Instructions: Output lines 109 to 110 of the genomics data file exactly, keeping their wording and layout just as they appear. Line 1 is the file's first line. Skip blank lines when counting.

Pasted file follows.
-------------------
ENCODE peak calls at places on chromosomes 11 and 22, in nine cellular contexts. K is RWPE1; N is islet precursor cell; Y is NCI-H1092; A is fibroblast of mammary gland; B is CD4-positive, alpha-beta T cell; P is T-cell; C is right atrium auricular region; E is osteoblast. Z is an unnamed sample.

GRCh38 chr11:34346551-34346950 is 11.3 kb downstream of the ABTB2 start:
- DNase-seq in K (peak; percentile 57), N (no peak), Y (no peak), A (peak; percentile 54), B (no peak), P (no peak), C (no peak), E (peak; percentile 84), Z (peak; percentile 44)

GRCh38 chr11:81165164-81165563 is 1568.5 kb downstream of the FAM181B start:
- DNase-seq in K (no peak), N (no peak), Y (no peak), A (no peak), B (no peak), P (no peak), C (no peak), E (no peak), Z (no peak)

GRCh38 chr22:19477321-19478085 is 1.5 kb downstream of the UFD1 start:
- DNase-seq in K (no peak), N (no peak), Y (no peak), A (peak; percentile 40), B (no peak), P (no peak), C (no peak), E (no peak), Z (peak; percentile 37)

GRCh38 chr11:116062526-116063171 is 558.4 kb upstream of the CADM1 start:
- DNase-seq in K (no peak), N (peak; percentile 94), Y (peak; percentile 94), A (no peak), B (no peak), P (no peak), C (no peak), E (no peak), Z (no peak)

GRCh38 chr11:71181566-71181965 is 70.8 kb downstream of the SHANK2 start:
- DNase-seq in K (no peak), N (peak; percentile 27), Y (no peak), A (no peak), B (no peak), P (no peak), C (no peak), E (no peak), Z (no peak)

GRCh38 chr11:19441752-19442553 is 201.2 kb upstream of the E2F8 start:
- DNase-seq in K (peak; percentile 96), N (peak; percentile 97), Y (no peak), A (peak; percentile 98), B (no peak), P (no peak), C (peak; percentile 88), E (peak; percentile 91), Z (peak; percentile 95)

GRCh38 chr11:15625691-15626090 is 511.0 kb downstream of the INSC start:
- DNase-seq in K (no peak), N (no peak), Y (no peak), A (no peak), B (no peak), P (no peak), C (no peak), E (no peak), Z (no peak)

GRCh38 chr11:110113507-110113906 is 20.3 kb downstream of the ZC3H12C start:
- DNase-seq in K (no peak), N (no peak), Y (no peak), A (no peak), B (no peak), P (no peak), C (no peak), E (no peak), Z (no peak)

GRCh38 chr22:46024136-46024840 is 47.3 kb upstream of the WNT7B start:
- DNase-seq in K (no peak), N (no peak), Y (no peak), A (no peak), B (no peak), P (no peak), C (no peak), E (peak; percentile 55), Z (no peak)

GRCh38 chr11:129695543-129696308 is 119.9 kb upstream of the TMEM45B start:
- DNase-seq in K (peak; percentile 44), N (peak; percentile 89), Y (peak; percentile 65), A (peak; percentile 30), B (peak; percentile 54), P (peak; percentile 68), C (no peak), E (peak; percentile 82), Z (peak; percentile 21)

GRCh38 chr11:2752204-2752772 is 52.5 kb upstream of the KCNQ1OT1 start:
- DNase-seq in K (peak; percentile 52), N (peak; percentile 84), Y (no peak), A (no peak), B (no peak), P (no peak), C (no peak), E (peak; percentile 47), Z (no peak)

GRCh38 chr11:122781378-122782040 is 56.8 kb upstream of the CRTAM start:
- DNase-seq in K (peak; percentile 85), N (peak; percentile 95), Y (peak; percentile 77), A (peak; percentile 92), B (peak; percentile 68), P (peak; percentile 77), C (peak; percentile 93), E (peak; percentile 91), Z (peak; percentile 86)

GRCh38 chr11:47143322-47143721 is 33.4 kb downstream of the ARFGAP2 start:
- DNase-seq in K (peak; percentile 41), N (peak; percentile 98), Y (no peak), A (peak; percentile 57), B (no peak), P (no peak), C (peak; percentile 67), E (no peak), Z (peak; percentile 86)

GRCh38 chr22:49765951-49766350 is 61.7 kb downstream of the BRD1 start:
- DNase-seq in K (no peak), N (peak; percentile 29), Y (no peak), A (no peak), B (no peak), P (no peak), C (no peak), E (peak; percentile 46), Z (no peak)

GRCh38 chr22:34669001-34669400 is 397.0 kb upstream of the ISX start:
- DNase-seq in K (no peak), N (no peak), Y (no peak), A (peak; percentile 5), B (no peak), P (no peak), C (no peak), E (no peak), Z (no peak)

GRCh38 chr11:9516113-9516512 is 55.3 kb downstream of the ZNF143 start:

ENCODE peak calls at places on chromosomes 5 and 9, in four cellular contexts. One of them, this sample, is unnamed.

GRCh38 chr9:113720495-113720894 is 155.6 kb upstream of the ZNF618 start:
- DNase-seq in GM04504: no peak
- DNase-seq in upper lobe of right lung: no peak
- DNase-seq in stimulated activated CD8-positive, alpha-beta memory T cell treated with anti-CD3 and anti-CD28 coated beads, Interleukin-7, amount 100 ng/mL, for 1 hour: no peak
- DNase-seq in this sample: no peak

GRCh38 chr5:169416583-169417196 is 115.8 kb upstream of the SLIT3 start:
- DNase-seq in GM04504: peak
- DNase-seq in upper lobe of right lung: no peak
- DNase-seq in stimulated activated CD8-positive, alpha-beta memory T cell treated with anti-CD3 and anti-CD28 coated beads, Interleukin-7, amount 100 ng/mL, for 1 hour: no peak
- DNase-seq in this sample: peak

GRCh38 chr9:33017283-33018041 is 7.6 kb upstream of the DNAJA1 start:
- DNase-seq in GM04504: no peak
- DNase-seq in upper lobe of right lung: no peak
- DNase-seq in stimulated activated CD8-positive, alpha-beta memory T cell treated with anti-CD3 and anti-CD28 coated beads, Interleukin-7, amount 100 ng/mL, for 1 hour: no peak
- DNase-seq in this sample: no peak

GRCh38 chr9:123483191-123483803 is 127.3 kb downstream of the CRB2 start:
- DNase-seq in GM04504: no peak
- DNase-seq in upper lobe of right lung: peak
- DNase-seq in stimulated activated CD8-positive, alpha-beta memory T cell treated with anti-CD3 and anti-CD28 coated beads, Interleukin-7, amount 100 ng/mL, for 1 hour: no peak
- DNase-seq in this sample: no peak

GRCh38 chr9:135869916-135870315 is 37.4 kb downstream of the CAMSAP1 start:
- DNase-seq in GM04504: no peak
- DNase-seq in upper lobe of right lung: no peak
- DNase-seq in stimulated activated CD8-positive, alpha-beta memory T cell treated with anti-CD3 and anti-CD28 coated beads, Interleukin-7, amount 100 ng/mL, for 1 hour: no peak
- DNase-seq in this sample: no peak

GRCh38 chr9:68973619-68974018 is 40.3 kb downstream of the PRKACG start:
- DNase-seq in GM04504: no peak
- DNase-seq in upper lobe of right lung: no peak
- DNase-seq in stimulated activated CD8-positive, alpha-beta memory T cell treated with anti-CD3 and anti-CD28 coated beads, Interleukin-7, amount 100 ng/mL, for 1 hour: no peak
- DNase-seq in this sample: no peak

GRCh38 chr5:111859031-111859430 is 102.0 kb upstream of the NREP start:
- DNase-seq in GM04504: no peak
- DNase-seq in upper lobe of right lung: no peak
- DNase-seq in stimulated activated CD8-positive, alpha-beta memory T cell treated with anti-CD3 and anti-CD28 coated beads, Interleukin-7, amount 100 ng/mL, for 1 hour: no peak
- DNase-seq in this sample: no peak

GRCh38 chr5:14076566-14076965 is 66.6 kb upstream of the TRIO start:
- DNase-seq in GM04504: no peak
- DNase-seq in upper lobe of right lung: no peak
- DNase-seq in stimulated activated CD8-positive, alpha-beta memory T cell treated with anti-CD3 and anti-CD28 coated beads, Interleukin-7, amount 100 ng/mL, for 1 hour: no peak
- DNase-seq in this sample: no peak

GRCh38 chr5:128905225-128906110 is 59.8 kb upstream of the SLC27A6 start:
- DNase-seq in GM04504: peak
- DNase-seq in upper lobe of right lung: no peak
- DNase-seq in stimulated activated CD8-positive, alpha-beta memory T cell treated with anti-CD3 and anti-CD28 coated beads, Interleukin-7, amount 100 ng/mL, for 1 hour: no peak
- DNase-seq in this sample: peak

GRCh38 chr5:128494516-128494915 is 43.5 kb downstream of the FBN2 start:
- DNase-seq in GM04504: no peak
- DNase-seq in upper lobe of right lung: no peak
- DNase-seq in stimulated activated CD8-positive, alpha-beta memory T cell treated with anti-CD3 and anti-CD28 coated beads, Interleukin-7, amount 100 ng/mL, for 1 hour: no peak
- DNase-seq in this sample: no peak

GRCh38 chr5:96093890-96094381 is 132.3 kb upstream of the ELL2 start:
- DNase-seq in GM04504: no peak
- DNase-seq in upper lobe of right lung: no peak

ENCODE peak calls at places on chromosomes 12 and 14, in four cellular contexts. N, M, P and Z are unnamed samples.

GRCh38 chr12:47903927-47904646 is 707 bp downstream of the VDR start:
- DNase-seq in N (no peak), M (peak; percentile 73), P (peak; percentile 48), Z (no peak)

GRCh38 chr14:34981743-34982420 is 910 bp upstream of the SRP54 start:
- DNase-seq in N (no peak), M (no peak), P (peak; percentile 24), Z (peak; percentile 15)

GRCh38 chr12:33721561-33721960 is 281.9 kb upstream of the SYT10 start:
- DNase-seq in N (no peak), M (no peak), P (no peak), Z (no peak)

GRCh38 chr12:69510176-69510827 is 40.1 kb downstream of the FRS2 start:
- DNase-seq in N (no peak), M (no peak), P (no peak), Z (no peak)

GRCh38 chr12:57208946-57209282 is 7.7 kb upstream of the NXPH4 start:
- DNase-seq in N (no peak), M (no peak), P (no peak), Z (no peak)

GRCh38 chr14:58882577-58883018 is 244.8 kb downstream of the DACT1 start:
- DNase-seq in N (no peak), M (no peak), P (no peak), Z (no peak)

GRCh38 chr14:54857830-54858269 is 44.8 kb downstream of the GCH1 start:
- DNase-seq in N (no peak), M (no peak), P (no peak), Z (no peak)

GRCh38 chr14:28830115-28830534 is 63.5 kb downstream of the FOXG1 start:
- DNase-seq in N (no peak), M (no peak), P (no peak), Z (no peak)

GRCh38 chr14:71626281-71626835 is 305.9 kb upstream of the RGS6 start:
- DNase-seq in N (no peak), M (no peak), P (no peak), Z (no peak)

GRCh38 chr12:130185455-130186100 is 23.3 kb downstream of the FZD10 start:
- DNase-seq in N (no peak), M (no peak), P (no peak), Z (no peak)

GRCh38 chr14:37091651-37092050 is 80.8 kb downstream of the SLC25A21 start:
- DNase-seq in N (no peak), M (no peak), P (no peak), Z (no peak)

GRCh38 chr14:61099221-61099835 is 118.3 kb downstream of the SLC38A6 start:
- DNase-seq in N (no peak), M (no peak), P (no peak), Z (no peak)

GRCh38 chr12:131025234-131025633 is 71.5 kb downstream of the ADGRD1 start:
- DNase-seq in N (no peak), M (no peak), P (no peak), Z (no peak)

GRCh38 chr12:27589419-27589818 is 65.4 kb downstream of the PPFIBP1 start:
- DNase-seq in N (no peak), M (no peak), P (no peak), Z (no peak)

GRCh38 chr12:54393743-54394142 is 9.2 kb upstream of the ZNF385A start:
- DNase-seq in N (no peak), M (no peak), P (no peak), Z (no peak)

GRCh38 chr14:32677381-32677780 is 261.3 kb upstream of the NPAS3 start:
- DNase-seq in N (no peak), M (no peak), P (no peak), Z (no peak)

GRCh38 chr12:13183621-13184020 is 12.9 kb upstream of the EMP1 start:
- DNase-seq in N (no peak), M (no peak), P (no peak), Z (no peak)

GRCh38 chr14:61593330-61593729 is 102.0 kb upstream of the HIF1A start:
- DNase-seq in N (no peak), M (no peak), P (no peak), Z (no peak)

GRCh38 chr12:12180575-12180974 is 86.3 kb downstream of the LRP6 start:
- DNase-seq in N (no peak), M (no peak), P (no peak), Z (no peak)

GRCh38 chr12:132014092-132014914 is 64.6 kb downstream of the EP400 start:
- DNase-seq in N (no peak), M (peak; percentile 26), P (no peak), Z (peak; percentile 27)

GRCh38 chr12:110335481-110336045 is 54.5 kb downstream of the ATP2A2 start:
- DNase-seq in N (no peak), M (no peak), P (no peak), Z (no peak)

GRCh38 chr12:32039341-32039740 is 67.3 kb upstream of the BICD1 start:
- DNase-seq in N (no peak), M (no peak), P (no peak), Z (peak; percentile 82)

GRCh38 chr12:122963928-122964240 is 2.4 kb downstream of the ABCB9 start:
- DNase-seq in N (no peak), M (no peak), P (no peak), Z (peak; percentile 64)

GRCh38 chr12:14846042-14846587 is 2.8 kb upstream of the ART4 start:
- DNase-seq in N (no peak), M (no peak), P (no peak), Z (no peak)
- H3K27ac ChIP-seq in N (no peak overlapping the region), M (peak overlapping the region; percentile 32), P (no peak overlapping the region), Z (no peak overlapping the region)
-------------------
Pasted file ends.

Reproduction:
- DNase-seq in N (no peak), M (no peak), P (no peak), Z (no peak)

GRCh38 chr14:61099221-61099835 is 118.3 kb downstream of the SLC38A6 start: